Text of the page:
Claude dePamphilis, associate professor of biology at Penn State, is the principal investigator of the Floral Genome Project and the senior author of the paper. "We found a concentration of duplicated genes that suggests a whole-genome duplication event in the earliest flowering plants," he says. "A polyploidy event early in the history of flowering plants could explain their sudden evolution."
One unexpected observation from the study is the relatively slow accumulation of mutations in primitive flowering plants like the yellow water lily (Nuphar). "We can view these basal angiosperms like the Hubble Space Telescope, which helps us get a deeper look into the early history of the universe--these plants allow us to take a deeper look into genomic history."
Darwin noticed that flowering plants appear suddenly in the fossil record and then radiate quite rapidly. Technically known as angiosperms, "flowering plants exhibit a number of evolutionary innovations that appeared rapidly, including novel structures like carpels and primitive petals and sepals, the sine qua non of flowering plants," dePamphilis says. Angiosperms also boast plenty of unique biochemistry. "They're a rich source of medicinal compounds. Even the kind of wood they make is special." The new results support the idea that "whole-genome duplications are rare in vertebrates, but common in plants," according to dePamphilis. Independent whole-genome duplications occurred relatively recently in soy, potato, and tobacco, and longer ago in maize. But the thinking was that human breeders might be artificially selecting for duplication events in crop species by "selecting desirable traits like rapid growth, high yield, and even large stature," says dePamphilis.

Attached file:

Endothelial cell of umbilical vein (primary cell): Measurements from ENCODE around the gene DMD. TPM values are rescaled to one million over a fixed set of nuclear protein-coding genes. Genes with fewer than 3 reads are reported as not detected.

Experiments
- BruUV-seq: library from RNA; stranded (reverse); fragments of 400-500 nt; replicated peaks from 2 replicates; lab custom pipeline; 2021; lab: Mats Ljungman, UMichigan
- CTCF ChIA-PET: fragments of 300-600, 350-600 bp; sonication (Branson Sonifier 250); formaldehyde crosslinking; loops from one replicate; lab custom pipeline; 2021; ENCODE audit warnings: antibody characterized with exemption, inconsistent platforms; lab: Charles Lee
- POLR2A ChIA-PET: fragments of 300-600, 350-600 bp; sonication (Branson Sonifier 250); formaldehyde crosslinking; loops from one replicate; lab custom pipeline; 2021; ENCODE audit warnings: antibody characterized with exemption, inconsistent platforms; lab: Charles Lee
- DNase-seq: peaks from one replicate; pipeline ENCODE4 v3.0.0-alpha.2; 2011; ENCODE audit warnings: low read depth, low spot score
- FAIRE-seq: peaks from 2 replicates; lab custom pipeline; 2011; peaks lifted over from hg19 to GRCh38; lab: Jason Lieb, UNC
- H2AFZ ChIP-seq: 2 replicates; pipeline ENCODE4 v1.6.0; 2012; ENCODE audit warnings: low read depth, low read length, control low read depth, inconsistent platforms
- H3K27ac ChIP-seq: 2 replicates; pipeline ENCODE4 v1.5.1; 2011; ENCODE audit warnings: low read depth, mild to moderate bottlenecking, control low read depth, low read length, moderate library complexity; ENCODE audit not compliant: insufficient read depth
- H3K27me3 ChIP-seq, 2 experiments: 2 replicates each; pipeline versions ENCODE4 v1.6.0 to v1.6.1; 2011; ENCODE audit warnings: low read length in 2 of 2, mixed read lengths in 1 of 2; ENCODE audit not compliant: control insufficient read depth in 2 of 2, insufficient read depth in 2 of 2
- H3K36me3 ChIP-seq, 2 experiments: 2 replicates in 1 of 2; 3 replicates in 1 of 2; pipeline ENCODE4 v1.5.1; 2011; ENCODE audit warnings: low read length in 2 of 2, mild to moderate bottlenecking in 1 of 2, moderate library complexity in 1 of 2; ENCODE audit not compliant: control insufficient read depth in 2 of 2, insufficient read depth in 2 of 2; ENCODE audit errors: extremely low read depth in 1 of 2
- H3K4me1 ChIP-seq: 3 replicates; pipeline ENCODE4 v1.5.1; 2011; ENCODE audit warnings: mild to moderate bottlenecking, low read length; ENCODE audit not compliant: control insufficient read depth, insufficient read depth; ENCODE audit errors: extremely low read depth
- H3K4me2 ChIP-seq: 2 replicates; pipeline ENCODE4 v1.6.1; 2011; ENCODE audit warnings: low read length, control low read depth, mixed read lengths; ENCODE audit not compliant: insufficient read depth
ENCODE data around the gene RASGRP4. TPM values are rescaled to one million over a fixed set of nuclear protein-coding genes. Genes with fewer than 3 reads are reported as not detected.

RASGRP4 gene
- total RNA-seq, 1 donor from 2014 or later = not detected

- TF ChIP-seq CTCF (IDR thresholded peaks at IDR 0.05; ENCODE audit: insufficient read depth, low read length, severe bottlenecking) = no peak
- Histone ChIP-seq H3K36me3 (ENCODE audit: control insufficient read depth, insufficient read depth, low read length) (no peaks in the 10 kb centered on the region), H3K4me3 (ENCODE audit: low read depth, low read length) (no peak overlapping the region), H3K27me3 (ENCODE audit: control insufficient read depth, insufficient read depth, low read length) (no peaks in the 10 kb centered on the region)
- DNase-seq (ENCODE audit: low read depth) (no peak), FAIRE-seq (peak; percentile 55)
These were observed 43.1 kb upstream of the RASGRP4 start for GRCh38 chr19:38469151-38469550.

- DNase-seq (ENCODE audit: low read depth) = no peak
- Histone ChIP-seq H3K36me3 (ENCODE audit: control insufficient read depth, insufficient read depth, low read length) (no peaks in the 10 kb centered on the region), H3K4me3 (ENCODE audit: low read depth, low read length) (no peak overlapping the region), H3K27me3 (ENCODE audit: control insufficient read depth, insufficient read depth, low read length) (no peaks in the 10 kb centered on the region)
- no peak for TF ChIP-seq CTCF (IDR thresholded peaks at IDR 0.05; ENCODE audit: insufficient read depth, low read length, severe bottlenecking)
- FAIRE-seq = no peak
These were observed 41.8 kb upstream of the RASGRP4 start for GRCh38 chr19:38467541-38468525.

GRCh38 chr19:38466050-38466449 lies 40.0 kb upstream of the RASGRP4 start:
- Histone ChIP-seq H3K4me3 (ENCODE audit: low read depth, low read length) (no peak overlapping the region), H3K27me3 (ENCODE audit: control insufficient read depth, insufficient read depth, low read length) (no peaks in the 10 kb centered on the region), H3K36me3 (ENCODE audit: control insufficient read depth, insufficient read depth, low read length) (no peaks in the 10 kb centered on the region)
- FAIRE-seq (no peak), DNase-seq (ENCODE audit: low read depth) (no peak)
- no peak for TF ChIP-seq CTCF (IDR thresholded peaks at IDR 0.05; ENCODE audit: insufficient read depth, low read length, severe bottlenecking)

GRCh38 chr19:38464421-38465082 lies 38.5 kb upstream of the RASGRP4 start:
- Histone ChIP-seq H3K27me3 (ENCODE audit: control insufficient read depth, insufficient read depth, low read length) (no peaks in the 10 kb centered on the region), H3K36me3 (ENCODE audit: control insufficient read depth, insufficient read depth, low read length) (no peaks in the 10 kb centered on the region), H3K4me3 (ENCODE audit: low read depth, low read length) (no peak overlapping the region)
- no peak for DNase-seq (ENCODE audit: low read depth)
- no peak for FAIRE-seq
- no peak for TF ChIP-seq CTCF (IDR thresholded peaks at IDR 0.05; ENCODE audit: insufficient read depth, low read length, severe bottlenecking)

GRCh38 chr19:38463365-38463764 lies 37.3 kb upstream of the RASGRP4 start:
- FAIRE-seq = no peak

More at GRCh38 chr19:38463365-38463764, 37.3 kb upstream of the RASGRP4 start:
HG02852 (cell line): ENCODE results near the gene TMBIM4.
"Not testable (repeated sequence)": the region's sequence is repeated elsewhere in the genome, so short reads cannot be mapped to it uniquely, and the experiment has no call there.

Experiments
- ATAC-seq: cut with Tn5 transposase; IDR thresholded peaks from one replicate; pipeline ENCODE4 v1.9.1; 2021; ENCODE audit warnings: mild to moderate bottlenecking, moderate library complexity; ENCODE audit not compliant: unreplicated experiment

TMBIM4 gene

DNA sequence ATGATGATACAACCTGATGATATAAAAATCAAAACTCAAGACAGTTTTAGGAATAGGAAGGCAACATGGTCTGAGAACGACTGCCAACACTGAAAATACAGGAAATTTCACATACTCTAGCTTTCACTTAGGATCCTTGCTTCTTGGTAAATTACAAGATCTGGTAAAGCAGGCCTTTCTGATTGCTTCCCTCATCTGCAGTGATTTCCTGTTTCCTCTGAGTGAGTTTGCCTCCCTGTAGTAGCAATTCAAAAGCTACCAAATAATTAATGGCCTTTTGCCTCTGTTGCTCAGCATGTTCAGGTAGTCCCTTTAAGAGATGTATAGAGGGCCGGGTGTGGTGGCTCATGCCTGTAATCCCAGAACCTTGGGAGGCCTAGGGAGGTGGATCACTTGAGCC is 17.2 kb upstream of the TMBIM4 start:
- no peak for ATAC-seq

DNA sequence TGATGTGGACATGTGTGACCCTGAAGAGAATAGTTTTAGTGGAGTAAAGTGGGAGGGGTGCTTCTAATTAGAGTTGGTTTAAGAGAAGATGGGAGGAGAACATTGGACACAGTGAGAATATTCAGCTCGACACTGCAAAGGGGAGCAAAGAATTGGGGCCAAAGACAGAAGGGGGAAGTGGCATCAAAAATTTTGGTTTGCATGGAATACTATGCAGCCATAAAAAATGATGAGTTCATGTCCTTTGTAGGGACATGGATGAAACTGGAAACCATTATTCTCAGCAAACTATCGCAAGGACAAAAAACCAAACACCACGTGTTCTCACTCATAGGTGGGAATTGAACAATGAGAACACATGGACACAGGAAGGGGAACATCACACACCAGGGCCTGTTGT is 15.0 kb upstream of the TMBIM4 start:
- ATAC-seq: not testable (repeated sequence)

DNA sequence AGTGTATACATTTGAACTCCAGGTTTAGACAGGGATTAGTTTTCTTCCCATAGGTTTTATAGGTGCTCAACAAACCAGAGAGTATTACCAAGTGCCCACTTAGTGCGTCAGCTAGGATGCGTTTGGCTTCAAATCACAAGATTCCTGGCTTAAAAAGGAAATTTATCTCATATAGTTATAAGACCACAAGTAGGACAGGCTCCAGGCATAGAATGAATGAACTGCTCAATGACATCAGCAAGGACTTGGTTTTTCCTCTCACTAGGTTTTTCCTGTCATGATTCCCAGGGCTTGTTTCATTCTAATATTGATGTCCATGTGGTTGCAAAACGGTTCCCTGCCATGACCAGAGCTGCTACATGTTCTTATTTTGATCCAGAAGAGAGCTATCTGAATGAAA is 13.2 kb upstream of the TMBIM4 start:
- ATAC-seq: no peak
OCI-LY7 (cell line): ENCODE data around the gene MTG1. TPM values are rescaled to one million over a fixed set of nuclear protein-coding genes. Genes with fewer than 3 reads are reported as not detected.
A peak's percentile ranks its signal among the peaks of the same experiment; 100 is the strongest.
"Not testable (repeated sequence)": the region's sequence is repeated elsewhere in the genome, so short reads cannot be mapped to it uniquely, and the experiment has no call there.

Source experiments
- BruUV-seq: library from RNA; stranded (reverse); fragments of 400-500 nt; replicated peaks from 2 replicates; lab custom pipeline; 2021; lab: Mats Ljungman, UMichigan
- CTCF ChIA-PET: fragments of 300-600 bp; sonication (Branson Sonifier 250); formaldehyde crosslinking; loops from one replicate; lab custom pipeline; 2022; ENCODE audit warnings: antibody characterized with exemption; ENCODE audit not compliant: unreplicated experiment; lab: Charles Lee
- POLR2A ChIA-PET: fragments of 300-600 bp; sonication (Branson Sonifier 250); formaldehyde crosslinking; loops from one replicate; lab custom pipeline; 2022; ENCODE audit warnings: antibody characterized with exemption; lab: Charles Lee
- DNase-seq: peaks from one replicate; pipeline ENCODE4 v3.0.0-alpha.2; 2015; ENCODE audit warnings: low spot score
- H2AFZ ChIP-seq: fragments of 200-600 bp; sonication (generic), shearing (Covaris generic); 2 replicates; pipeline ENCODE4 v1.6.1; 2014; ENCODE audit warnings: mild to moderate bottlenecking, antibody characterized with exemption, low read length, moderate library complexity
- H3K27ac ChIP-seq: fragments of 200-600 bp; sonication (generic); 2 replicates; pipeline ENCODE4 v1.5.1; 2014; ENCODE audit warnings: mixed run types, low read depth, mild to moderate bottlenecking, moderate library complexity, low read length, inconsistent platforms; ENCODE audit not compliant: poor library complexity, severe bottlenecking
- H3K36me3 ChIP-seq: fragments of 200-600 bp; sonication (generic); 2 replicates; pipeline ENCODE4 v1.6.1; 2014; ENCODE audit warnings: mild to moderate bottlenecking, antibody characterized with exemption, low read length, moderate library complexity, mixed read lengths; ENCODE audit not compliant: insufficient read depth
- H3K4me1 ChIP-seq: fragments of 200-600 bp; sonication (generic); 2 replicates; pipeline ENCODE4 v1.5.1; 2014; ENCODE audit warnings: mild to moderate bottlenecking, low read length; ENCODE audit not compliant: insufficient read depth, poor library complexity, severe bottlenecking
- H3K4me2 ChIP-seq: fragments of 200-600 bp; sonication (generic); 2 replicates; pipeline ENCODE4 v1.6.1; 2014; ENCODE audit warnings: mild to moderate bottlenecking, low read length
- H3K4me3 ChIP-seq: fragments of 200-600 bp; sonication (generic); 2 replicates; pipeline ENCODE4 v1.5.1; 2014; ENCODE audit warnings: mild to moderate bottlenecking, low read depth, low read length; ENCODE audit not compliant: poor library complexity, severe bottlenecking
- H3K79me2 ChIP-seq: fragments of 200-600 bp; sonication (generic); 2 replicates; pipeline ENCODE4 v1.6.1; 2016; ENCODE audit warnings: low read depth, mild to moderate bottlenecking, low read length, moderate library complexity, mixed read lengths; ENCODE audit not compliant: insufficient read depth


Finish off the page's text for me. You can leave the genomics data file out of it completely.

Detection of still more ancient whole-genome duplications previously has relied on direct observation of genomes that have been completely sequenced. Arabidopsis, for example, the first plant whose genome was entirely sequenced, was shown to harbor many small blocks of related genes in identical order along the chromosome--the telltale remnants of a whole-genome duplication. In Arabidopsis and other cases, however, the signs of whole-genome duplication are few and far between: most of the duplicate genes are quickly lost, leaving few obvious traces.
Whole-genome duplications have attracted attention as a possible mechanism to drive sudden bursts of evolution, like the one that so vexed Darwin over a century ago. While the vast majority of duplicate genes quickly accumulate mutations and are deleted from the genome, a few mutations will be selected for evolutionarily advantageous function. Rather than gradually collecting genetic novelty by single-gene duplications, simultaneously having a full genome's worth of raw material to elaborate new genetic function could drive sudden evolution. But because of the rapid, massive gene loss after a whole-genome duplication, these events are notoriously difficult to detect after millions of years. So dePamphilis and colleagues relied on a statistical filter to hunt for ancient duplications.